Reflecting back on George W. Bush’s strategy of handling criticism over Hurricane Katrina, former White House press secretary Dana Perino argues that “what President Trump is doing is definitely smarter politically.”
During the most recent episode of “The Jamie Weinstein Show” podcast, Perino juxtaposed Bush’s style with Donald Trump’s more combative approach to handling criticism—as recently seen when he attacked the mayor of San Juan, Puerto Rico.
Bush, conversely, declined to call attention to the failures of Louisiana Governor Kathleen Blanco and New Orleans Mayor Ray Nagin, instead, as Perino describes, telling them: “I’m willing to take the blame if you can agree to let me let the military in.”
This dovetails what Karl Rove told me in 2011 about Katrina. The media wrongly “assumed the federal government was in charge,” he said. “To reduce the blame game, he deliberately took more on his shoulders than he probably should have.”
So why did he do this? “He is his father’s son,” Perino said of President George W. Bush. And his mother’s son. This is what they demanded.”
Compare Bush’s noblesse oblige childhood with Donald Trump’s more Nietzschean upbringing. Fred Trump raised his son to be a “killer” and a “king.” If you ever wondered why candidates like Marco Rubio seemed constitutionally incapable of playing the same lowbrow game as Trump, it’s probably because they were trained from an early age to comport themselves a certain way. These values get hardwired. Trump has no such disadvantage. Acting vulgar came across as strained and beneath him when Marco Rubio dabbled in it; for Trump, nothing could be more comfortable or authentic.
George W. Bush’s penchant for turning the other cheek transcended his own words, impacting how his surrogates responded. “Even I at the White House podium,” Perino says, “I always turned the other cheek because I knew he was watching.”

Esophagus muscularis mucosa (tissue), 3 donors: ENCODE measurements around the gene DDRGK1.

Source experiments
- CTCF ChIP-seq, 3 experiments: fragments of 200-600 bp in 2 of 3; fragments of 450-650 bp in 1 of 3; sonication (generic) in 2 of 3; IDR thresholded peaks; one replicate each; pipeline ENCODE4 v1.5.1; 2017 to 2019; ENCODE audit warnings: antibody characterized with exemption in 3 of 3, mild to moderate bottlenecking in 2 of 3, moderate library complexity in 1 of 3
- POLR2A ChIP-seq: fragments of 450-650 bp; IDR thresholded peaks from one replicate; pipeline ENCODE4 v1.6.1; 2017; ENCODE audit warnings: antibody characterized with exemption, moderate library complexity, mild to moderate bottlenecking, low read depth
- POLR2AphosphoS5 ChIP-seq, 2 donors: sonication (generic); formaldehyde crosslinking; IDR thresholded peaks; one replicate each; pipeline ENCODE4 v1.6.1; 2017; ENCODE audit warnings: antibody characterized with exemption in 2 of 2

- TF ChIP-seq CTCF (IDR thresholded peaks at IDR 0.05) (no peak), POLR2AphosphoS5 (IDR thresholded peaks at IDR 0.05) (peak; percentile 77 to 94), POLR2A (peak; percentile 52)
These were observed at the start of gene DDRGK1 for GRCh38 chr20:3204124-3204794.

Perino says she had the same sort of parental training in modesty as her former boss: “That you were too big for your britches ...that was the phrase that you never want to hear about yourself.”
“I don’t think I could make it in politics today,” she said, “because you kind of have to be too big for your britches—or, at least, in whatever phase we are going through politically.”
“We were too willing to turn the other cheek,” she continued, speaking of the Bush administration. “It’s how we were raised. It’s how he wanted the White House to be represented. But politically, if we had fought back more, I think that his approval rating probably would have held better. And it is possible that additional pieces of legislation that he wanted to get done could have been achieved—in particular, immigration reform.”
Trump is a symptom, not a cause. The fact that blaming others gets you ahead is a commentary on our society. And his success will spawn imitators. Because people respond to incentives, what this means is that we are now systemically rewarding bad behavior—and will get more of it. Economist F.A. Hayek said that in a totalitarian regime, the worst get on top. Our political process now seems to be following a similar formula.
This seems to be the new normal, and maybe GOP voters are simply recognizing that reality, not endorsing it. They would argue that Trump was able to beat Hillary Clinton precisely because he was a fighter. Perhaps this is what it takes to overcome the Democratic machine and the liberal media in the 21st century?
Trump supporters who argued that “nice guy” candidates like Jeb Bush would get rolled by the media and the Democrats probably had a point. Trump won, and maybe not despite the fact that he flouts all the rules for chivalrous decorum, but because of it.
Bad behavior has become good politics. Don’t hate the player, hate the game.